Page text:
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The Art and Rhetoric of the Homeric Catalogue$
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Benjamin Sammons

Print publication date: 2010

Print ISBN-13: 9780195375688

Published to Oxford Scholarship Online: September 2010

DOI: 10.1093/acprof:oso/9780195375688.001.0001

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Two Paradigmatic Catalogues

Two Paradigmatic Catalogues

Chapter:
(p.23) 1 Two Paradigmatic Catalogues
Source:
The Art and Rhetoric of the Homeric Catalogue
Author(s):

Benjamin Sammons

Publisher:
Oxford University Press
DOI:10.1093/acprof:oso/9780195375688.003.0001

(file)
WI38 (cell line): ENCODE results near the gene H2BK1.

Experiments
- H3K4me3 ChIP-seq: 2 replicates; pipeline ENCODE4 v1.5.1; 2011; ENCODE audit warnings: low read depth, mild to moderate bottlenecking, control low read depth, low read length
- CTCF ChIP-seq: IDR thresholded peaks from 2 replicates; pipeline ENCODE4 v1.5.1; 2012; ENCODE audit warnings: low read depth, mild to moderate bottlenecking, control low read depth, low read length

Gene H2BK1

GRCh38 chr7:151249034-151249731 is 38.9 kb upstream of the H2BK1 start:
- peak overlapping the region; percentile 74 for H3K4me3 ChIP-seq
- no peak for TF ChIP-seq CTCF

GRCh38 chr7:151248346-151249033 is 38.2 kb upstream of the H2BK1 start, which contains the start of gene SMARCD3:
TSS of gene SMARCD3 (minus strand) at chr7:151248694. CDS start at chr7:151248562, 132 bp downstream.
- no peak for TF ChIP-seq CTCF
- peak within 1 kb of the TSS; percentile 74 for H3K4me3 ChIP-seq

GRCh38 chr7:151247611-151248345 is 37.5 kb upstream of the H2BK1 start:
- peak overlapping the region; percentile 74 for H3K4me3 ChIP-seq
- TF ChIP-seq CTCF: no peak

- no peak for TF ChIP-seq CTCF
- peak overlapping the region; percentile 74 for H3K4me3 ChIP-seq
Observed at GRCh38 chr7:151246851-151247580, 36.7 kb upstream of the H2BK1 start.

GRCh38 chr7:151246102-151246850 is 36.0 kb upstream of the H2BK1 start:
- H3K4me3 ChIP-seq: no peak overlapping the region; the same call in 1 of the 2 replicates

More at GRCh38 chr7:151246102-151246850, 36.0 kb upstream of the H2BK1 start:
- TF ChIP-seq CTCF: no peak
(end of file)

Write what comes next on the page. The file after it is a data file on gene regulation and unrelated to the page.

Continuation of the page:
This chapter examines the two places where Homeric speakers string together several paradigmatic tales or exempla in the format of a catalogue (Iliad 5.382–405, Odyssey 5.118–36). It is argued that the striking similarities between the two examples are not coincidental, e.g. that a goddess (Dione or Calypso) speaks to another god about a situation pertaining to a major hero (Diomedes or Odysseus). The choice of divine speakers reinforces the authoritative tone of the catalogue form and suggests its ability to communicate a privileged perspective on history and historical patterns. Yet in each case the speaker’s rhetorical aims, and the catenulate or fragmented structure of the catalogue form itself, distort the overall picture. While speakers may attempt, through paradigmatic catalogues, to impose a pattern or interpretation on the events of the narrative, Homer in each case preserves crucial differences between the catalogue and his own story.

Keywords:   Dione, Calypso, Diomedes, Odysseus, paradigmatic, paradeigma, exemplum

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